Clinical Review

Preventing malaria in travellers

BMJ 2008; 336 doi: https://doi.org/10.1136/bmj.a153 (Published 12 June 2008) Cite this as: BMJ 2008;336:1362
  1. David G Lalloo, reader in tropical medicine1,
  2. David R Hill, director 23
  1. 1Liverpool School of Tropical Medicine, Liverpool L3 5QA
  2. 2National Travel Health Network and Centre, London WC1E 6AU
  3. 3London School of Hygiene and Tropical Medicine, London WC1E 7HT
  1. Correspondence to: D G Lalloo dlalloo{at}liverpool.ac.uk

    Summary points

    • Malaria can be prevented by avoiding bites and using appropriate chemoprophylaxis

    • An individual harm-benefit assessment should be made for each traveller

    • The possibility of malaria should be kept in mind for any traveller returning from an endemic area

    Protecting travellers against malaria is increasingly important as the number travelling overseas continues to rise, with a disproportionate increase in visits to tropical areas where malaria transmission may occur. Each year about 1700 cases of malaria occur in the United Kingdom, 1300 in the United States, and 3000 in France.1 2 3 In the UK, about 75% of these cases are caused by Plasmodium falciparum, which produces the most severe form of malaria; five to 16 deaths occur annually and are nearly always in cases of falciparum malaria.1

    Most infections occur in travellers resident in the UK, rather than in visitors to the UK. Malaria is a major risk for travellers if they do not take chemoprophylaxis or if they take incorrect prophylaxis.4 5 This review explores how to protect travellers from malaria. Most of the evidence base for malaria prophylaxis comes from small randomised controlled trials or observational studies.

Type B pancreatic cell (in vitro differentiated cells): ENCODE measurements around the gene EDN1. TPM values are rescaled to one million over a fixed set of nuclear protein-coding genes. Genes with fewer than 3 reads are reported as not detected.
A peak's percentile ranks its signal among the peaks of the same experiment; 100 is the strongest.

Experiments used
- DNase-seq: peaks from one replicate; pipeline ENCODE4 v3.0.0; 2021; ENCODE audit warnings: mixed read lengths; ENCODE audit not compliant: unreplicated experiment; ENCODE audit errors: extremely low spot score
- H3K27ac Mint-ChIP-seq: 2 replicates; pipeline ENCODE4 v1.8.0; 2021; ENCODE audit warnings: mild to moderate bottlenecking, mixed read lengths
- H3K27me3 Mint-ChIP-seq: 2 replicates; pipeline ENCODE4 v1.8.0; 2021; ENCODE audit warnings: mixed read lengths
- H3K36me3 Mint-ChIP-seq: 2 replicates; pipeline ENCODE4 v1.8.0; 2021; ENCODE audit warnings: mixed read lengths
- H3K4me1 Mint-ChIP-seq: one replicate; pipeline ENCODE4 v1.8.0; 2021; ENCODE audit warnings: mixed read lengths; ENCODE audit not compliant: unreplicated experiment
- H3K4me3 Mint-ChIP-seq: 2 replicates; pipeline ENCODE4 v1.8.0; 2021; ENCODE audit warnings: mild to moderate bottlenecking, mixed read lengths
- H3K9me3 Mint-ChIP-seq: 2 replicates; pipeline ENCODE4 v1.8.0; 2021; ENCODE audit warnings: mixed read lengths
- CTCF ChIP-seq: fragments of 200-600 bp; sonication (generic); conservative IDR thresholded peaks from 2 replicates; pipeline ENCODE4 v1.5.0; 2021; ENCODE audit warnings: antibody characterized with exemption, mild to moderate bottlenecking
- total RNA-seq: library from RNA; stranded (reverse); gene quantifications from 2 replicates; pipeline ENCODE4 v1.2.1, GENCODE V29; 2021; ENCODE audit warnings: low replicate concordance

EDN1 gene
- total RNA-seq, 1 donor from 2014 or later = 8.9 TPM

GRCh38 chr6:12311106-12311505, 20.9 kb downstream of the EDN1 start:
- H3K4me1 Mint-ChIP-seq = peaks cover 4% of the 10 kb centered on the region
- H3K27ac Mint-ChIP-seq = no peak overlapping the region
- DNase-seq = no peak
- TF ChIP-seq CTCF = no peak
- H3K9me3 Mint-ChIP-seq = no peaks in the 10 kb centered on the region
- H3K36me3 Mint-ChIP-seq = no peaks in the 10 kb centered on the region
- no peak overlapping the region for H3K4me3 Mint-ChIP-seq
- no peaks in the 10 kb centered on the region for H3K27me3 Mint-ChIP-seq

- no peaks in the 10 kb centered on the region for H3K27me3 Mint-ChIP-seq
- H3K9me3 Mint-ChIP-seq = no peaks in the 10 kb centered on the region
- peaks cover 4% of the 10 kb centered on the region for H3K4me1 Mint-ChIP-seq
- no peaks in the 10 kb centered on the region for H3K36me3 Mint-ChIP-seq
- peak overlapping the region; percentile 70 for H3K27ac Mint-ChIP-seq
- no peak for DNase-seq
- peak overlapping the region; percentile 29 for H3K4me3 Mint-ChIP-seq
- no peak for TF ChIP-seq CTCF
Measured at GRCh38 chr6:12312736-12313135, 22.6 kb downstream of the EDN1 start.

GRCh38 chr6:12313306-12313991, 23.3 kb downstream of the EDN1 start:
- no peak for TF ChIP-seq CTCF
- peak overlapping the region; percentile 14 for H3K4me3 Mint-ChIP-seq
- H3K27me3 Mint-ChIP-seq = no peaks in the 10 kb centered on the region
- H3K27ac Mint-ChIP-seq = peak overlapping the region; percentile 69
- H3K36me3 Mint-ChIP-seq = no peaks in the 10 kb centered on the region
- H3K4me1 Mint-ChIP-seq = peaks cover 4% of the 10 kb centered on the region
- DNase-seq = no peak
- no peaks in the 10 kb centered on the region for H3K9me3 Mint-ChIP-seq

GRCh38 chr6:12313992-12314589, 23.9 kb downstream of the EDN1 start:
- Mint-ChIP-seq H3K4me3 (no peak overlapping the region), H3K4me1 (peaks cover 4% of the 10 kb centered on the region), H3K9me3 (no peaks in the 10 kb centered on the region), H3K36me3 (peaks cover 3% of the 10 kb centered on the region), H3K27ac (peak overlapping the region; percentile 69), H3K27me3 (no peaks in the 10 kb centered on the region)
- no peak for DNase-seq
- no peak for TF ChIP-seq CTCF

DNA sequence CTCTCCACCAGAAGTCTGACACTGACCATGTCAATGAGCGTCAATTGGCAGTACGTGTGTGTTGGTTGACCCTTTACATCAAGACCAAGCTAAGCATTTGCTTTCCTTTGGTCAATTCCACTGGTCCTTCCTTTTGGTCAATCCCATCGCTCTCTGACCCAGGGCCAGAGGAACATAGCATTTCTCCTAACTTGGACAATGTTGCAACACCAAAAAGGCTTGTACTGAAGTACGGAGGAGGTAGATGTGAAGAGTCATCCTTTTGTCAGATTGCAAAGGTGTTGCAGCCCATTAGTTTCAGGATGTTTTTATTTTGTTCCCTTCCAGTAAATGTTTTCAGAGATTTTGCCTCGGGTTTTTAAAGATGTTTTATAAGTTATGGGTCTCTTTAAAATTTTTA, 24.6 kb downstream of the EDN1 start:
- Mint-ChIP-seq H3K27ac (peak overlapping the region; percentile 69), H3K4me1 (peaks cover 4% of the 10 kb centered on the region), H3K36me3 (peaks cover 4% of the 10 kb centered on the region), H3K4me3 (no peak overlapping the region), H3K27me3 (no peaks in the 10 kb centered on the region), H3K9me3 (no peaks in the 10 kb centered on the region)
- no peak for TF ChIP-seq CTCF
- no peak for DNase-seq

Approach to preventing malaria

    A useful approach is the “ABCD” of malaria prevention: Awareness of risk, Bite avoidance, Compliance with chemoprophylaxis, and the prompt Diagnosis of malaria (box 1)

    Box 1 Harm-benefit assessment based on the “ABCD” approach to malaria prevention*

    Assessment and awareness of malaria risk
    • Detailed geographical location of trip (name of country alone not adequate); time of year may also be relevant. See www.nathnac.org or www.cdc.gov/malaria/travel/index.htm

    • Duration of time in the area

    • Activities to be undertaken (relates to likelihood of exposure to infected mosquitoes—urban environment is generally less risky than rural environment)

    Bite avoidance
    • Protective clothing

    • Repellents

    • Longlife insecticide-treated netting

    Chemoprophylaxis
    • Is chemoprophylaxis indicated or would bite avoidance be sufficient?

    • Does the area have chloroquine resistant P falciparum?

    • Consider medical history and other medications

    • Consider previous experience with antimalarials …

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